It was the cover of Joanna Scott’s Careers for Women that drew me to this book. The retro advertising art suggested a light bit of humor and sophistication that I expected to enjoy immensely. It began exactly as I expected, with a group of women mentored by their supervisor, the famed Lee Jaffe of the Port Authority, a story of the subtle wit of women navigating professional life in the oppressive working world of the Fifties and Sixties.
However, there is much more to the story than that. We have the careers for women at the Port Authority with Maggie Gleason, Lee Jaffe, and Pauline Moreau. We also have the story of Kay and Bob Whittaker. Kay’s career is the full-time housewife and mother, supporting her husband who truly does not deserve her support. There is the Robert Whittaker III and Brigid love story. There is also the story of Maggie and Sonia, Pauline’s daughter. There is the story of building the World Trade Center’s Twin Towers, Lee Jaffe’s great dream. Then there is the story of perfidy and pollution poisoning the air in upstate New York near the Alumacore plant and all in just three hundred pages.
I will credit Joanna Scott with immense ambition. She packed a lot of stories into her book. She tackles important themes, corruption, environmental devastation and corporate malfeasance, anti-semitism, the challenges of developmental disabilities, sexual politics, infidelity, and misogyny. For me, though, it does not come together despite her considerable skill as a writer.
It’s strange. This is not a long book and it packs in a lot of stories and ideas, yet it still manages to overflow with unnecessary discursive interstices, overheard conversation, the chorus of construction workers, or the Emergency Action Plan, a ploy that bored me and made the book seem endless at times. It reminded me a bit of Shakespeare, who would add a conversation among a few people who show up for that conversation and are never seen again. They deliver some bit of information or an idea and go away. Shakespeare, though, has the sense to limit it to once or twice in a play. Scott throws this flotsam in all over the place. It became intrusive, irritating and I wanted to skip over them.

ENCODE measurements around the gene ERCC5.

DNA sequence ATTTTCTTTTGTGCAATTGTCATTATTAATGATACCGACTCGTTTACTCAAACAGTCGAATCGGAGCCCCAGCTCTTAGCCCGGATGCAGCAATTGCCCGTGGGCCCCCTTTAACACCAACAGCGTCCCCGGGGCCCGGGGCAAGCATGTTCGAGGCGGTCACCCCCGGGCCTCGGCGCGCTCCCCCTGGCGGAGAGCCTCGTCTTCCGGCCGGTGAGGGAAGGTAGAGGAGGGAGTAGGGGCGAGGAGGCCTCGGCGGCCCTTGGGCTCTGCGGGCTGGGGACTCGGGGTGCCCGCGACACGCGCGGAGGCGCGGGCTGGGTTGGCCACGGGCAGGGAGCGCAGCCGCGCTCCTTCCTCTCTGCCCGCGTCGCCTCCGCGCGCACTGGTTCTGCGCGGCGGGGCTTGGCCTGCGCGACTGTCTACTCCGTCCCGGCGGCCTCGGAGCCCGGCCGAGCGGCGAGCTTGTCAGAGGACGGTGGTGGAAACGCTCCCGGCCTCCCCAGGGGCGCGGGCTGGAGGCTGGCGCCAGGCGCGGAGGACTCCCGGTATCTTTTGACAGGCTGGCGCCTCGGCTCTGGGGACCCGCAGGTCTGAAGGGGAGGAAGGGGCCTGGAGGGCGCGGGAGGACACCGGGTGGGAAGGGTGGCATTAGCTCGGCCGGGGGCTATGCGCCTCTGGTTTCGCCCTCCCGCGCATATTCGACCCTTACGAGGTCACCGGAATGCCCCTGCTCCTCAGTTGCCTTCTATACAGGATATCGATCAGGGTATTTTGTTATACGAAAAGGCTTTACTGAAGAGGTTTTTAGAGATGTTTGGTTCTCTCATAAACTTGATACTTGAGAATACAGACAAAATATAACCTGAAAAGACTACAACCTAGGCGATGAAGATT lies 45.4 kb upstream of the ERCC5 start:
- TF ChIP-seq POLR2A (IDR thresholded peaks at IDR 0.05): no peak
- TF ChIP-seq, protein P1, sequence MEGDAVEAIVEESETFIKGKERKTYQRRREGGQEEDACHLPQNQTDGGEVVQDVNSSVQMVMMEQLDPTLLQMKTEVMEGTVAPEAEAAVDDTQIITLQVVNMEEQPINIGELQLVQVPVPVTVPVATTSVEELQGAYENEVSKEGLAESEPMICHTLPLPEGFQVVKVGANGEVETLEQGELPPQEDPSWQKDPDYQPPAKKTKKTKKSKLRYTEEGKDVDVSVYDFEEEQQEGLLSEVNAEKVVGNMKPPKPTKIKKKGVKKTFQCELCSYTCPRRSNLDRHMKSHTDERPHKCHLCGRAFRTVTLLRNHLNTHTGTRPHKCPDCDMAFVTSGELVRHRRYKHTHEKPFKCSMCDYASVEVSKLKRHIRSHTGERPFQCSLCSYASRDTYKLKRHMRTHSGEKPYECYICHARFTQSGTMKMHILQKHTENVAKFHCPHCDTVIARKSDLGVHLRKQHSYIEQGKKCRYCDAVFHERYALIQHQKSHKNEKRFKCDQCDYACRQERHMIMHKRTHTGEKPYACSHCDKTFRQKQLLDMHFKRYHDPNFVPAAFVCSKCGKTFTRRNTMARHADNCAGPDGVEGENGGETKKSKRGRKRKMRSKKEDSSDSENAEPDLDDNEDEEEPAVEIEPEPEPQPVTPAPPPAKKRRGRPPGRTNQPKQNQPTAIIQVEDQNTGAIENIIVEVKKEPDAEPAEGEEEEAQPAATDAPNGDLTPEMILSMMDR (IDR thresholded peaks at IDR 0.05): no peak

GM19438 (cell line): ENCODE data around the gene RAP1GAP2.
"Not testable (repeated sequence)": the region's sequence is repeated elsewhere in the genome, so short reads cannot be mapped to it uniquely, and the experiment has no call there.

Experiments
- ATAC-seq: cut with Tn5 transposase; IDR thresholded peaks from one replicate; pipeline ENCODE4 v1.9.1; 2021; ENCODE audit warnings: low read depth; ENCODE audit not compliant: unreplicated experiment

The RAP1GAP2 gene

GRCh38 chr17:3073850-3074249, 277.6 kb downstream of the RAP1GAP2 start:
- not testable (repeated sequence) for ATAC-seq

Scott is a skilled writer. I was drawn to her prose at times and sometimes it was magical. Her Maggie storyline was interesting and the first quarter of the book was fantastic. However, the “mystery” was not enough of a mystery and there was little suspense at all. The environmental storyline was overly dogmatic, its preachy lack of subtlety robbing it of emotional effect. People are contrary and when an author insists on telling us instead of showing us, we resist. Scott showed none of her narrative skill with that story, it was heavy-handed and obvious.
This was such a mixed bag of a novel. There were the parts I liked, the Maggie Gleason and Lee Jaffe story, even the Pauline story. The rest of it, meh.
I received a copy of Careers for Women from the publisher through NetGalley.